Only 5% hearing impaired children go to school in India
Only 5% hearing impaired children get basic schooling and 1% of the total deaf population has access to quality education in the country.
Stating this here at an international conference on education for the deaf, experts said most of the children face difficulties in understanding concepts on a daily basis in schools because education and information are not accessible in Indian languages.
Speaking at the conference organised at the State University of Performing and Visual Arts on Tuesday, Dr Seema, the director at the Gurugram centre of Haryana Welfare Society for Persons with Speech and Hearing Impairment, said that there is little or no emphasis on sign language and 98% of the special educators in the country have limited or no sign language skill.
“As a result, despite years of schooling, students with hearing impairment remain language and education deprived. More than 90% of such children are born to parents who don’t have the required information and resources to provide early communication skills,” she said.
According to the 2011 census, there were 50.72 lakh hearing impaired students of which 1.15 lakh were in Haryana.
NO COURSE IN SIGN
LANGUAGE IN STATE
The experts said that Haryana does not have any sign language college for hearing impaired students and most of them were forced to drop out after Class 12.
In Haryana, the welfare society runs eight schools in Gurugram, Hisar, Sirsa, Karnal, Sonepat, Nagina (Mewat), Raipur Rani and Panchkula. The Haryana governor is the president of the society and chief minister its vice-president.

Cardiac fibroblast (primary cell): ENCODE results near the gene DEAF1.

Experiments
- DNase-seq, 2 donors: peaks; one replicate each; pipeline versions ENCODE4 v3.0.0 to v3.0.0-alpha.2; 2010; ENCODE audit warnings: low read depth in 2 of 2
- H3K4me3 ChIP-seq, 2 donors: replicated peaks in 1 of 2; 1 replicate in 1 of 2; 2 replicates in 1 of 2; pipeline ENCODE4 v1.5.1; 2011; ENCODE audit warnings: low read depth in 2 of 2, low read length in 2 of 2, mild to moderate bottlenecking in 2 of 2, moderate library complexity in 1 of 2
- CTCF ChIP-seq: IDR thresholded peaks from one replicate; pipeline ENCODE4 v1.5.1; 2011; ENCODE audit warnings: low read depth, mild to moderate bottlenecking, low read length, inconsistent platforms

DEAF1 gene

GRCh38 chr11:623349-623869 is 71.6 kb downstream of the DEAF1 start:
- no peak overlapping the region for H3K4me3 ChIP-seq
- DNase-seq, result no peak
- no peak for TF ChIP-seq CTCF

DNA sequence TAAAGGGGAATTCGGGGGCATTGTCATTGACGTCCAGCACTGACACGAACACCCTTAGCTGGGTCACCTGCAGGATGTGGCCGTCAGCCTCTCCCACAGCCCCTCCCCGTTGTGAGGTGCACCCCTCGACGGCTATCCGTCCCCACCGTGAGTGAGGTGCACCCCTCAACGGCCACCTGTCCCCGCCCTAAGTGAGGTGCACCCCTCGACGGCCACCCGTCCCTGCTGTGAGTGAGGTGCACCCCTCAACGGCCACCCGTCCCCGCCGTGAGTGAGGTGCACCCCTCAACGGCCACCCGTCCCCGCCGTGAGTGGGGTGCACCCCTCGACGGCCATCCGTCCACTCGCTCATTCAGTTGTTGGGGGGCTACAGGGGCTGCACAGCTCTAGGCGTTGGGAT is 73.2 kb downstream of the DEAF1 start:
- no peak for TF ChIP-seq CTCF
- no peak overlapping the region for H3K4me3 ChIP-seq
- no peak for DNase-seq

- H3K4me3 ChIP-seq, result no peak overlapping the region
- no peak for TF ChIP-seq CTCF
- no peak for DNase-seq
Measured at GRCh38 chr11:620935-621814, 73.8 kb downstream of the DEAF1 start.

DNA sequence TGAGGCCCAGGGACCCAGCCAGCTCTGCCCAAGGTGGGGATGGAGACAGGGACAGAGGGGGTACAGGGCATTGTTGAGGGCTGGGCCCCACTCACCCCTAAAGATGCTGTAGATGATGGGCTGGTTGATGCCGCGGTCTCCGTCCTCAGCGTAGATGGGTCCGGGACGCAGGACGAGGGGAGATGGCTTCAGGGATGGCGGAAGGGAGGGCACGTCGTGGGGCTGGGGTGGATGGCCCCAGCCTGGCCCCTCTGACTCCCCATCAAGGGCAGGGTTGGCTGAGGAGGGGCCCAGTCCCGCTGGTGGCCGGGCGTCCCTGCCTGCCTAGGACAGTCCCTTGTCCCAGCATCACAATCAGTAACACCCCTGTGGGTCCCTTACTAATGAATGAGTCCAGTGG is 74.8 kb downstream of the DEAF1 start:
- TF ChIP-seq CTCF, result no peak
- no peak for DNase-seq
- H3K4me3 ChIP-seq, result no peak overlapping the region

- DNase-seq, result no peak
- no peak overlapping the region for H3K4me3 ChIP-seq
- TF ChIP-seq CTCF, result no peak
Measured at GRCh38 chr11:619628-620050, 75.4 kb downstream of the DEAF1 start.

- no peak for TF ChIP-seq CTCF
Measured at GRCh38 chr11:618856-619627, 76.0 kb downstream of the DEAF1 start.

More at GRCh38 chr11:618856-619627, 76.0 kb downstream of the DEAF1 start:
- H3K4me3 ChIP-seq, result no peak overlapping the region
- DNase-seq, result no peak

Only two schools in Karnal and Hisar are up to Class 12 , while the rest teach students till matriculation.
German linguist Ulrike Zeshan, who is a professor of sign language at the University of Central Lancashire, said that due to less focus on hearing impaired students, most of the educated ones are forced to work in lower paid and lesser skilled jobs. “The government should provide better education and infrastructure for these students,” she said.
INVOLVE EXPERTS IN
The researchers said most policies for hearing impaired students are framed by people who can hear and only few deaf researchers are involved in decision-making, resulting in substandard teacher training courses for such students.
“The area of education for the hearing impaired has information gaps besides misconceptions. Through the digital lab technology, such students can be provided videos with subtitles, voice over and relevant graphics of their school curriculum using sign language,” the expert said.
Prominent among those who attended the conference were experts Dr Alim Chandani and Noah Ahereza.